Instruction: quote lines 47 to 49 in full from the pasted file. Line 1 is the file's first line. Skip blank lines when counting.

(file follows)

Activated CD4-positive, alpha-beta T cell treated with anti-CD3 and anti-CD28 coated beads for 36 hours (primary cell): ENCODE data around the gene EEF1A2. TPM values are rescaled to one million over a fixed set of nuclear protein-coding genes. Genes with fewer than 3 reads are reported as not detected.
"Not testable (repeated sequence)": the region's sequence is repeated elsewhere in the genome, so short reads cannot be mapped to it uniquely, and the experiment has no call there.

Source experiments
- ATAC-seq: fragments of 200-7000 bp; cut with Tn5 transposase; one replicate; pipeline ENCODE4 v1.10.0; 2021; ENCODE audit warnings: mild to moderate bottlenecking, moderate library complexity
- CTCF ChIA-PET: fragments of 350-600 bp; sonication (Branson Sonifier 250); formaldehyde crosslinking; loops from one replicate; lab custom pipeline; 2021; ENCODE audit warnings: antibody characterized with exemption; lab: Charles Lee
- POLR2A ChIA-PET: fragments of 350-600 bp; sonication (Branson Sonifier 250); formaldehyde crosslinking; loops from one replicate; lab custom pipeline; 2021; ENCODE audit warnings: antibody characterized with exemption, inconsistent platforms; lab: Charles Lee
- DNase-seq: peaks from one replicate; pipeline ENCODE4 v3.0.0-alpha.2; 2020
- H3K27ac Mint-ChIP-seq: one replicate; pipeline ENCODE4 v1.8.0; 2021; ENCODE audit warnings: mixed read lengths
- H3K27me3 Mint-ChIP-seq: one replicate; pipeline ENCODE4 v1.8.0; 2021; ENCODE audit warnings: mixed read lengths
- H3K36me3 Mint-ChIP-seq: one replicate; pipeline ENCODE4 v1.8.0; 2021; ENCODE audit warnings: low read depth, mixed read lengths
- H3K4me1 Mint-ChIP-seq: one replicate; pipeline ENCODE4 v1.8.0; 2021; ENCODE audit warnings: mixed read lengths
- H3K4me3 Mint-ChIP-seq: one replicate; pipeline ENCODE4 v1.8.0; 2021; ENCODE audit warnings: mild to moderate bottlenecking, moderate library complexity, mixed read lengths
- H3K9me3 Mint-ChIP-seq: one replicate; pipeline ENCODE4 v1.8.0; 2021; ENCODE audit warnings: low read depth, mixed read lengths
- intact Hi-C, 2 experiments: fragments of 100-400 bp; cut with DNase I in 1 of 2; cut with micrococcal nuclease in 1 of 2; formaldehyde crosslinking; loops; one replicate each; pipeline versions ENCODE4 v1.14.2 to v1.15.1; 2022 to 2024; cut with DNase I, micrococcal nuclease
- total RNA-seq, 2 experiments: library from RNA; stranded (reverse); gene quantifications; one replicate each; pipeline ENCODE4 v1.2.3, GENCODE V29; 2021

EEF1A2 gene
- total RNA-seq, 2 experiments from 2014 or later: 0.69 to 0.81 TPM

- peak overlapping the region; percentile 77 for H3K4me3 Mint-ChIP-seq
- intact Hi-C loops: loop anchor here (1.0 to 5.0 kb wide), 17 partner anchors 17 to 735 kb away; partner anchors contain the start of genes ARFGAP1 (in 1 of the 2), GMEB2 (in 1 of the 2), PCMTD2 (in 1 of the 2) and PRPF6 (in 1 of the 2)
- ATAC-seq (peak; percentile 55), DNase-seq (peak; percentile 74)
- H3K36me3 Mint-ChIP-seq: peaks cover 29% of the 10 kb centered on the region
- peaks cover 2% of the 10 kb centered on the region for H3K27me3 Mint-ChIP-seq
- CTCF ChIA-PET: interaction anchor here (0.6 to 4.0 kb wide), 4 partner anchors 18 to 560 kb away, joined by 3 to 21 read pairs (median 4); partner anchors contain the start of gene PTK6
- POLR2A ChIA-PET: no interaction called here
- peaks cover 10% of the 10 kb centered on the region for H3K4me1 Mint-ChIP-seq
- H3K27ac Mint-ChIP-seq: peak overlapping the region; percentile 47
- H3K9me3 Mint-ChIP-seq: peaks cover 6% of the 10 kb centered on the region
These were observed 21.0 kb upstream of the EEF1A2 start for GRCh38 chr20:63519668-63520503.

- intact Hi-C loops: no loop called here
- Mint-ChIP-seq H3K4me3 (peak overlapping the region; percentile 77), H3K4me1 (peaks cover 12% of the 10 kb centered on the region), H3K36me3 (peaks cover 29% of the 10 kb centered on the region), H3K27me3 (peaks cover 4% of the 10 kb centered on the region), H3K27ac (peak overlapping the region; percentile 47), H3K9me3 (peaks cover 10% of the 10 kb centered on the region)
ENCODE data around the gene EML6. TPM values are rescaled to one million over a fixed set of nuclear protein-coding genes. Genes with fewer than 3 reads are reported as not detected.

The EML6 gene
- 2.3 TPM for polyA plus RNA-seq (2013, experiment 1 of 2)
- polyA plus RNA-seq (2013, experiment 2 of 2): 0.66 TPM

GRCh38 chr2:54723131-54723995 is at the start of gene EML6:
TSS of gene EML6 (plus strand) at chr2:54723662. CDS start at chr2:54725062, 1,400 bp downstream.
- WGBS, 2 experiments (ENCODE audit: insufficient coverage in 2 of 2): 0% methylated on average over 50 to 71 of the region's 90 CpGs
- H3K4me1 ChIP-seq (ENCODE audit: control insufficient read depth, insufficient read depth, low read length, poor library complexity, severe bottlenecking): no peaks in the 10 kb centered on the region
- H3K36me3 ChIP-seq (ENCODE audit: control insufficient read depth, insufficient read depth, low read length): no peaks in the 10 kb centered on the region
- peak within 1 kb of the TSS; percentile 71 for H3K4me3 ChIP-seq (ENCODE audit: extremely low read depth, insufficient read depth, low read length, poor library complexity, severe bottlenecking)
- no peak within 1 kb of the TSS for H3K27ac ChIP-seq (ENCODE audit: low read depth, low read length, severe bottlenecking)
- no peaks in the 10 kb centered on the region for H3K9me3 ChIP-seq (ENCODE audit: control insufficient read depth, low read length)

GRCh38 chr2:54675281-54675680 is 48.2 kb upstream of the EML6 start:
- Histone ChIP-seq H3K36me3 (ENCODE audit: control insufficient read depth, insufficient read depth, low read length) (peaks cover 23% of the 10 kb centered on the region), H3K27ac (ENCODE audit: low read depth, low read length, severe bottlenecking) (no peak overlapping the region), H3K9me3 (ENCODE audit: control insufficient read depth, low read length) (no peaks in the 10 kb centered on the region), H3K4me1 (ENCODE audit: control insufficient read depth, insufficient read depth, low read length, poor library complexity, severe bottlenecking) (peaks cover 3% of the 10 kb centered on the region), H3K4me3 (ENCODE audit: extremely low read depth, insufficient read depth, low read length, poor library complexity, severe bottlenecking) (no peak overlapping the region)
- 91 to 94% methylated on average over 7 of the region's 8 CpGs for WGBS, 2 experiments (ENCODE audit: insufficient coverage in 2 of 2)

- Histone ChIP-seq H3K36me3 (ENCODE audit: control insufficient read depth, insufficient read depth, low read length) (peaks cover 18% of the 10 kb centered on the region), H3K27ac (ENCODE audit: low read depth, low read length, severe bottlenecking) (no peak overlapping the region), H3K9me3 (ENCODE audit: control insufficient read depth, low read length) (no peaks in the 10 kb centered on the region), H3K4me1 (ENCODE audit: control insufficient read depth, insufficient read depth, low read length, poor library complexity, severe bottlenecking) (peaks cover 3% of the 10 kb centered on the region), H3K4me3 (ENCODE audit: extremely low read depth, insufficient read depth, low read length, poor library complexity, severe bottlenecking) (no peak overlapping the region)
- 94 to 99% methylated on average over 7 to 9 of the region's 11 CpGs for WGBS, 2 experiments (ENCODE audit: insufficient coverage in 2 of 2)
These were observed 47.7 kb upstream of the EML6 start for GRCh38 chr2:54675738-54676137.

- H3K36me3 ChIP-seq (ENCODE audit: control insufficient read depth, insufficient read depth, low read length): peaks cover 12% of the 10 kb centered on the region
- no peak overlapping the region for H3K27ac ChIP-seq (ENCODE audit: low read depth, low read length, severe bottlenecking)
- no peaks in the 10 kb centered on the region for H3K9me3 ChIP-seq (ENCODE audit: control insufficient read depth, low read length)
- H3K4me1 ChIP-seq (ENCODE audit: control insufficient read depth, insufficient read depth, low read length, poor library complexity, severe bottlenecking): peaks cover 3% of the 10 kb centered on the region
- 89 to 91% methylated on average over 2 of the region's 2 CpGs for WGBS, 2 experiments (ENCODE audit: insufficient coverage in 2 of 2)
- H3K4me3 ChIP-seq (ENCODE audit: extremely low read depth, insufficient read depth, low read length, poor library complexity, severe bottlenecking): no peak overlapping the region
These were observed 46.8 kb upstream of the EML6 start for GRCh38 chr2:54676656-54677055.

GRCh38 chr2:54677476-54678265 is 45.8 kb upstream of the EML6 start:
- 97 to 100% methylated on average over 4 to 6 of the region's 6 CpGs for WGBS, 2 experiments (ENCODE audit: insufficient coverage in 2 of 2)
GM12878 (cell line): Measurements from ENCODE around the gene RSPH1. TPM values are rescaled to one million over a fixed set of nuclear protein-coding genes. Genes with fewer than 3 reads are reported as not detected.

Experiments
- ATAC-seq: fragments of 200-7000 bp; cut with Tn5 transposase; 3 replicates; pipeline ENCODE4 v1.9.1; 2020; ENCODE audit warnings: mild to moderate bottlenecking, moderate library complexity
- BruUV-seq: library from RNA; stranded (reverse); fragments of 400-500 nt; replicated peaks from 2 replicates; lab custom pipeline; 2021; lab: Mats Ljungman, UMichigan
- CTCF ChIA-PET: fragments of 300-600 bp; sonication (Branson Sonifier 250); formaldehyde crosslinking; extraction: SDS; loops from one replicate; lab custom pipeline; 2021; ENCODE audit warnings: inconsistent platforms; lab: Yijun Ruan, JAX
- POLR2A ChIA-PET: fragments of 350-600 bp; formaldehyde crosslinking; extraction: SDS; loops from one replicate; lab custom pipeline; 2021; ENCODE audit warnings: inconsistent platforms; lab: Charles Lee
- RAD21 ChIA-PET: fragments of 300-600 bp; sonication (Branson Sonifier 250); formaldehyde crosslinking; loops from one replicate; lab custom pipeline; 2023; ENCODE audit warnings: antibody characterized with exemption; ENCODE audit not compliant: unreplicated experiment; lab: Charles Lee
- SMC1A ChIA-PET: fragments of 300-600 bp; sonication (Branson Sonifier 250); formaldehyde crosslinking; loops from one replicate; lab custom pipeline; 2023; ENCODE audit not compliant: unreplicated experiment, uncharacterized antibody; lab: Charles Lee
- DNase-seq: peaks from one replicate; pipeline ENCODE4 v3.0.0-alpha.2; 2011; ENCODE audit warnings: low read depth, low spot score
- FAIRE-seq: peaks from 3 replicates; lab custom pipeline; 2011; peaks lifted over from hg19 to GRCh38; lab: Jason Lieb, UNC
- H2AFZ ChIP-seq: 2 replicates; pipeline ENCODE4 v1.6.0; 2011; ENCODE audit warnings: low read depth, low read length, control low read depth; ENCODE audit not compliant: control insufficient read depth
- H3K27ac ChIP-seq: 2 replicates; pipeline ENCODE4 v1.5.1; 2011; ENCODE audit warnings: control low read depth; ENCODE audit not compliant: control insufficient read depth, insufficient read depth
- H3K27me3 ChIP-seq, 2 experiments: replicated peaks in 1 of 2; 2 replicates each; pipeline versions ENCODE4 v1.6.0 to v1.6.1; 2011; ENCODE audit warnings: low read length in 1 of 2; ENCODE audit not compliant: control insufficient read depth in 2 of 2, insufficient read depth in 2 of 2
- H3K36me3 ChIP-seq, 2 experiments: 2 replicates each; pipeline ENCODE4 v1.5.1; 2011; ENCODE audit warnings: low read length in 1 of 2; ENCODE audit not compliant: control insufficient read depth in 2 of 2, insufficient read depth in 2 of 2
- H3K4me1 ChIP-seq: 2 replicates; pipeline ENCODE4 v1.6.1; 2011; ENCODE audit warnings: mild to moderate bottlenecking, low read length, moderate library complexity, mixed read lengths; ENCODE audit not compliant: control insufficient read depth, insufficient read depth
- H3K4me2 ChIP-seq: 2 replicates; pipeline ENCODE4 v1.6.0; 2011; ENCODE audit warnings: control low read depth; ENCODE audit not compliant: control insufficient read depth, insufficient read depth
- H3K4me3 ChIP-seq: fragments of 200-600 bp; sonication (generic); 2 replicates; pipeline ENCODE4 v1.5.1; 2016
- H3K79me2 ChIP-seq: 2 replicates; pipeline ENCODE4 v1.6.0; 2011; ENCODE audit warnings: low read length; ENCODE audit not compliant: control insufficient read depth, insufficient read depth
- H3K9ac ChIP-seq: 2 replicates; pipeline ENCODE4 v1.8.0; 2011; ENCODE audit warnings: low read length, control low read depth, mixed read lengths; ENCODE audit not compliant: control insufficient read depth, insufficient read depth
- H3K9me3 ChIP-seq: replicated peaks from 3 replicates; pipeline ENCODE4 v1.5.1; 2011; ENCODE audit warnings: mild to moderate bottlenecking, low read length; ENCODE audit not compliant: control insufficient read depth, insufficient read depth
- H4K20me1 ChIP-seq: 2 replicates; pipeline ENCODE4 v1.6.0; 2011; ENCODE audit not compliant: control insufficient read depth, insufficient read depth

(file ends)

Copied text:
- 94 to 99% methylated on average over 7 to 9 of the region's 11 CpGs for WGBS, 2 experiments (ENCODE audit: insufficient coverage in 2 of 2)
These were observed 47.7 kb upstream of the EML6 start for GRCh38 chr2:54675738-54676137.

- H3K36me3 ChIP-seq (ENCODE audit: control insufficient read depth, insufficient read depth, low read length): peaks cover 12% of the 10 kb centered on the region